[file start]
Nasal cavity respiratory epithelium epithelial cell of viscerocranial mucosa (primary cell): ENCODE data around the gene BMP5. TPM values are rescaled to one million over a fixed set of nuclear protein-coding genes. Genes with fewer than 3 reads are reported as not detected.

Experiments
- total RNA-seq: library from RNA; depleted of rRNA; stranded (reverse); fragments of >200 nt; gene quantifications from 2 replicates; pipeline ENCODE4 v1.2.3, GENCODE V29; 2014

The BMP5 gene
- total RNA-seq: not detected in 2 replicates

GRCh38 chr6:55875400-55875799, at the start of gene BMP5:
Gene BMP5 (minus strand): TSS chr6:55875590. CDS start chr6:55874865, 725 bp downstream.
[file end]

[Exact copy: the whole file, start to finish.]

Nasal cavity respiratory epithelium epithelial cell of viscerocranial mucosa (primary cell): ENCODE data around the gene BMP5. TPM values are rescaled to one million over a fixed set of nuclear protein-coding genes. Genes with fewer than 3 reads are reported as not detected.

Experiments
- total RNA-seq: library from RNA; depleted of rRNA; stranded (reverse); fragments of >200 nt; gene quantifications from 2 replicates; pipeline ENCODE4 v1.2.3, GENCODE V29; 2014

The BMP5 gene
- total RNA-seq: not detected in 2 replicates

GRCh38 chr6:55875400-55875799, at the start of gene BMP5:
Gene BMP5 (minus strand): TSS chr6:55875590. CDS start chr6:55874865, 725 bp downstream.